How do you solve care management problems at your hospital?

I think that's a fair question. I was talking with a nurse from reputable a STEMI receiving center just a few days ago, and he told me "our times are amazing!" In my role, anytime I hear that it makes me ask lots of questions. I want to learn what the leading hospitals are doing to solve the problems that we all face.

How are you doing it? What's the secret? "Oh it's simple, we staff a midlevel in the hospital, and they shepherd the process." If you could hear what's going on in my head, you would hear the sound of brakes screeching.

“You staff a midlevel??”

Some of you might be wondering, what's wrong with that? I'm glad you asked.

If you haven't noticed, hospitals are struggling as of late. Every nurse and doctor seems strapped to the max, unable to take on one more thing, and then BAM! Another issue arises and who are we supposed to assign to solving and managing it? The days of throwing people at the problem need to be a thing of the past. It's just too expensive, and the overall value to the hospital diminishes when we patch a process with more people. Focus instead on fixing the process first, and save all the bling that you're wasting on additional staff.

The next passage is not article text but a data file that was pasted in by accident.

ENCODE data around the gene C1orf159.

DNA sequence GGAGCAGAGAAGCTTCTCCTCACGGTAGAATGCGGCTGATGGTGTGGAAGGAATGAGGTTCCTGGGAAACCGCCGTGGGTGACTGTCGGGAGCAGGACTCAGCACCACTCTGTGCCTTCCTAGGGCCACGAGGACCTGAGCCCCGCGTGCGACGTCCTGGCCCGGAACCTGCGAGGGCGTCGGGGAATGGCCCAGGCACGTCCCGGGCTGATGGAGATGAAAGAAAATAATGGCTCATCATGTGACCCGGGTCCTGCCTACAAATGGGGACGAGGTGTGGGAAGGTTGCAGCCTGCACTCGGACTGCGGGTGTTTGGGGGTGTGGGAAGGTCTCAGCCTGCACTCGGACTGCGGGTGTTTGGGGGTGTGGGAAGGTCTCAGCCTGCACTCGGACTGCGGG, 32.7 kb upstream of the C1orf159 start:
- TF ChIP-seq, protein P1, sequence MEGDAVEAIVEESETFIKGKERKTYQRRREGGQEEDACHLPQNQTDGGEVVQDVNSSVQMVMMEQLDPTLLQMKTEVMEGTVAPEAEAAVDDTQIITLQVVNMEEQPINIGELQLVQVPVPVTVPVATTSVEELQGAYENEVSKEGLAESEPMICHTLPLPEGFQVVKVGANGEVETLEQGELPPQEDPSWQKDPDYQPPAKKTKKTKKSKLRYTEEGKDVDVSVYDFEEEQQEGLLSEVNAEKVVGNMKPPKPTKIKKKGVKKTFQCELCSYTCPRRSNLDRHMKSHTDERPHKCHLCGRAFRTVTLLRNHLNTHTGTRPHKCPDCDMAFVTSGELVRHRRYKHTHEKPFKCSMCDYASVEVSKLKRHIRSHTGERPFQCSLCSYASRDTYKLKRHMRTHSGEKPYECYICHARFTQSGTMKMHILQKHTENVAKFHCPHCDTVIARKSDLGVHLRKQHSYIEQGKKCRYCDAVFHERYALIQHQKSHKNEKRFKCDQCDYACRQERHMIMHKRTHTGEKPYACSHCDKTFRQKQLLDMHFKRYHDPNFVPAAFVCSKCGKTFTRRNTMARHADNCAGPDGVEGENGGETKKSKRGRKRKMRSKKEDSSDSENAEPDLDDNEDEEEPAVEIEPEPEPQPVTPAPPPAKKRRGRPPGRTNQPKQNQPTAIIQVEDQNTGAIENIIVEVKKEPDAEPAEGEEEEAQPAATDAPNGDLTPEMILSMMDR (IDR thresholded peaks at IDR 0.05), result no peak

Another answer I've heard from a couple of the major medical centers is "We staff a cardiologist and Cath Lab 24/7." Really?? What do you do with your unicorns? If we were living in a fairy tale, it wouldn't be a bad solution. In fact, there are a few lucky teaching hospitals who can do this, but it's not practical for us common folk. When I see especially stellar times from hospitals, I often wonder how much money they are wasting to get them. I admire their commitment, but at the end of the day, they have to keep their doors open, or what good is any of it?

Here is a very simple formula that all clinical staff needs to commit to memory: Value equals quality over cost over time, or V (Value) = Q (Quality)/C (Cost)/T(Time). This equation is what value-based care is all about. We need to find ways to work smarter and not harder. Hiring more bodies to solve our problems (sometimes) brings good quality, and (hopefully) decreases the time needed to solve the problem, but also certainly drives that cost factor through the roof, leaving us with a poor value score.

technology-662833_960_720.jpgSo where should hospitals turn to fix their processes and reduce workloads? Technology. Interestingly, technology is the one thing that hospitals seem to be the most afraid of, yet it also offers so many solutions to improve how effectively hospitals and their staff work, and at a very high value. It's time, finally, to catch healthcare up to modernity. 


Shane Elmore, RN

Written by Shane Elmore, RN

Shane is Pulsara's Vice President of Clinical Innovation, and is certified in CCRN, CEN, and CFRN. Shane is a former Chest Pain Coordinator at Trinity Mother Frances Health System.